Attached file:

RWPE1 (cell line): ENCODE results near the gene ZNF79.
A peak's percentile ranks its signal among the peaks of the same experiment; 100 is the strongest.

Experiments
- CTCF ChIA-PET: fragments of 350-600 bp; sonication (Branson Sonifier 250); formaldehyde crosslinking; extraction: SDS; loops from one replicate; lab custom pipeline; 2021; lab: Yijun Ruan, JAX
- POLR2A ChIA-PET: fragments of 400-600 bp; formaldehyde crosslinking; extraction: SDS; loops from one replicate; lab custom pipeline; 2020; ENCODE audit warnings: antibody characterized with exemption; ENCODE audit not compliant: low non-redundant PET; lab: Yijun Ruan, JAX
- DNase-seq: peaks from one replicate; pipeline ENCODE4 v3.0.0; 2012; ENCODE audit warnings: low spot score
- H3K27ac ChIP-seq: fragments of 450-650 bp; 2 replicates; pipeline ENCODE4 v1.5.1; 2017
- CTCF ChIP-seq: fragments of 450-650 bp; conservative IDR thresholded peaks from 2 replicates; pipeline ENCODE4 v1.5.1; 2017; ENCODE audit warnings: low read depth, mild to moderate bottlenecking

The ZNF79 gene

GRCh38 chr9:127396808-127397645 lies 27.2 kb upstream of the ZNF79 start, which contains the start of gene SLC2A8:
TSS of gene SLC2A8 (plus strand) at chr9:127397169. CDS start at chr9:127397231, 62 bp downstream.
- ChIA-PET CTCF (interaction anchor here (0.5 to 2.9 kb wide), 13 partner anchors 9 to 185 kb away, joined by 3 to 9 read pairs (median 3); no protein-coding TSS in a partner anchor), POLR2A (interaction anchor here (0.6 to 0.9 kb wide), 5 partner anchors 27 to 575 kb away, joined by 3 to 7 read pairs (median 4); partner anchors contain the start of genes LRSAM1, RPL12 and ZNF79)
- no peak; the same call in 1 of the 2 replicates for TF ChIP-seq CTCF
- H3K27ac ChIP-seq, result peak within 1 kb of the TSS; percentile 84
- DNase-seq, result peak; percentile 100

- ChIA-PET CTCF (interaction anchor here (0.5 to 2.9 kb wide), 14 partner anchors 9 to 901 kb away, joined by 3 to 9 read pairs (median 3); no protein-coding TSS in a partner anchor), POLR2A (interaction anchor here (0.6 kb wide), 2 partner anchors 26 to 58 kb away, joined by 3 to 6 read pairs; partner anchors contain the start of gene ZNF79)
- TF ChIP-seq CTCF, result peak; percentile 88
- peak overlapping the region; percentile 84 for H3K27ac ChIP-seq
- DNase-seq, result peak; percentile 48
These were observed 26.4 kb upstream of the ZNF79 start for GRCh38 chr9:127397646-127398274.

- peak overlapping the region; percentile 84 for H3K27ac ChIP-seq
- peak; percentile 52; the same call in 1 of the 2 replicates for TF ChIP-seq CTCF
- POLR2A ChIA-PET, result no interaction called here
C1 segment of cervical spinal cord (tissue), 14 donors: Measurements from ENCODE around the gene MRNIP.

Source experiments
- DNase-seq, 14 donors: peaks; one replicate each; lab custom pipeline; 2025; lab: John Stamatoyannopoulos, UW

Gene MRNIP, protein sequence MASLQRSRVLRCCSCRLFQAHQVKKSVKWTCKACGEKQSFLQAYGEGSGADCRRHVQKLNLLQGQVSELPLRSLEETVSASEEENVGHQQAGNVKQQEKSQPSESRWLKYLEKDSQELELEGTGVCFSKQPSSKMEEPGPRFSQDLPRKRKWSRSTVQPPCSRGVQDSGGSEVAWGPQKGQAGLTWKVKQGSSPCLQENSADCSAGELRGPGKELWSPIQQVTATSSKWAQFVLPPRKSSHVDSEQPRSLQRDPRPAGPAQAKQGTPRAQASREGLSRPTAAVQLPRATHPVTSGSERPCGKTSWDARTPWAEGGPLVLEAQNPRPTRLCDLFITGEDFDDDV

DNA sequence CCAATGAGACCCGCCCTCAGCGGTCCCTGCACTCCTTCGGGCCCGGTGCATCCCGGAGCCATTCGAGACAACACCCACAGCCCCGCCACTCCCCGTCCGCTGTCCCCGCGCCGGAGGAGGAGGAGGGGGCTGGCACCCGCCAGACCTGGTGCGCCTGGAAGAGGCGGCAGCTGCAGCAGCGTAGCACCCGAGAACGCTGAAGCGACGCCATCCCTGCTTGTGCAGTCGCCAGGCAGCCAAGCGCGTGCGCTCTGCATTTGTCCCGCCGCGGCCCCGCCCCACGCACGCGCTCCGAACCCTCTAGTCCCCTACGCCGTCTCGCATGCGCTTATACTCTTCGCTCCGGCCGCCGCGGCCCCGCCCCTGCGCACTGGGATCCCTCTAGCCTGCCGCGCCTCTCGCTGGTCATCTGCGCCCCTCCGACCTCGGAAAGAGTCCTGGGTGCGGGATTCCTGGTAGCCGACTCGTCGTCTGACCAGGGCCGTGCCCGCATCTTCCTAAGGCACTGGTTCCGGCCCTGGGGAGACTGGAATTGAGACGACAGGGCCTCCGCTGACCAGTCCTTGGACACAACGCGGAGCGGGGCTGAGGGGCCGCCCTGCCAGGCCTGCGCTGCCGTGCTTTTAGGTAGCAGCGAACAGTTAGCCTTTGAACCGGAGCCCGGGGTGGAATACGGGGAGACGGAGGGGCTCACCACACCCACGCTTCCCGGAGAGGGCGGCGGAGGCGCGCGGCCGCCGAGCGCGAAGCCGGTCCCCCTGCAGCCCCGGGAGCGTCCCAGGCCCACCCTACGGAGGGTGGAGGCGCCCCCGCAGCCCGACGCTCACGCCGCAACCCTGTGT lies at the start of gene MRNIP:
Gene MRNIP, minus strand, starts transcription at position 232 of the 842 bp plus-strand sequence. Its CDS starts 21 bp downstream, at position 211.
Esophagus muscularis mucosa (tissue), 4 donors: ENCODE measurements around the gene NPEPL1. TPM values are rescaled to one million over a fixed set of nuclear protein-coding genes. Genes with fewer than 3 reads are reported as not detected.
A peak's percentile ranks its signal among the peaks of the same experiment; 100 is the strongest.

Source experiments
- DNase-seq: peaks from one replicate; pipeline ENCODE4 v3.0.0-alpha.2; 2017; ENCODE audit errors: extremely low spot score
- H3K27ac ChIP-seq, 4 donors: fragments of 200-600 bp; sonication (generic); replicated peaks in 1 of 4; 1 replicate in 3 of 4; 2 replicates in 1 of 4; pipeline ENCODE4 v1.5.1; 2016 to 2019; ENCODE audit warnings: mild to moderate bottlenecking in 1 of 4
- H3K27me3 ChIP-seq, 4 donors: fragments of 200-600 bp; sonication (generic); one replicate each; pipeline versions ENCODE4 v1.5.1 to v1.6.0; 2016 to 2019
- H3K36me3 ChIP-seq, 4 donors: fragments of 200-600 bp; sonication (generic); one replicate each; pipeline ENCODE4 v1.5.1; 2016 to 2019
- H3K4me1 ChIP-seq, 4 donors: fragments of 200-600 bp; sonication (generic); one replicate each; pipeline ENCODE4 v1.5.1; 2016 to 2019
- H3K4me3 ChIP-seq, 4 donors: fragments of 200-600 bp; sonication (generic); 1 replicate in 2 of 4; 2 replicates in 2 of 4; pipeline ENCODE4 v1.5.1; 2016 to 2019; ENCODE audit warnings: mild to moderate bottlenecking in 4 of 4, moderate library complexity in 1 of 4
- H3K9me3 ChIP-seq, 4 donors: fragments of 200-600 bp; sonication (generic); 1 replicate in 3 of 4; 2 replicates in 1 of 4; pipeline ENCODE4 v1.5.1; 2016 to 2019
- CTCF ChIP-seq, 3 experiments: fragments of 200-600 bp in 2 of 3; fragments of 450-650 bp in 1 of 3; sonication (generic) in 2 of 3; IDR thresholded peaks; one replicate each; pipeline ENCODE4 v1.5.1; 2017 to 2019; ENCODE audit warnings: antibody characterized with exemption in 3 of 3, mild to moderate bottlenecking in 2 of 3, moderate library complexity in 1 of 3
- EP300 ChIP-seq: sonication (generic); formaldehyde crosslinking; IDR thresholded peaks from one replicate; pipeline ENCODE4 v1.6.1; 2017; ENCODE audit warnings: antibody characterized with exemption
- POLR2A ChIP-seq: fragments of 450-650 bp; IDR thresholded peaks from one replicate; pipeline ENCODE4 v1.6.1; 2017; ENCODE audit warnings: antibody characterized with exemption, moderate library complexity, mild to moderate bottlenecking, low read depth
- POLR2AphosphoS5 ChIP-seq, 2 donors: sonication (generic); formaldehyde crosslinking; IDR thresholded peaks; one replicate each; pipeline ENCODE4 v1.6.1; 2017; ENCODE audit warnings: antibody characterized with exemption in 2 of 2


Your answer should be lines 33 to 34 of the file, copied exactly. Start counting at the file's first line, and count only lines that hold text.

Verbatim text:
- DNase-seq: peaks from one replicate; pipeline ENCODE4 v3.0.0-alpha.2; 2017; ENCODE audit errors: extremely low spot score
- H3K27ac ChIP-seq, 4 donors: fragments of 200-600 bp; sonication (generic); replicated peaks in 1 of 4; 1 replicate in 3 of 4; 2 replicates in 1 of 4; pipeline ENCODE4 v1.5.1; 2016 to 2019; ENCODE audit warnings: mild to moderate bottlenecking in 1 of 4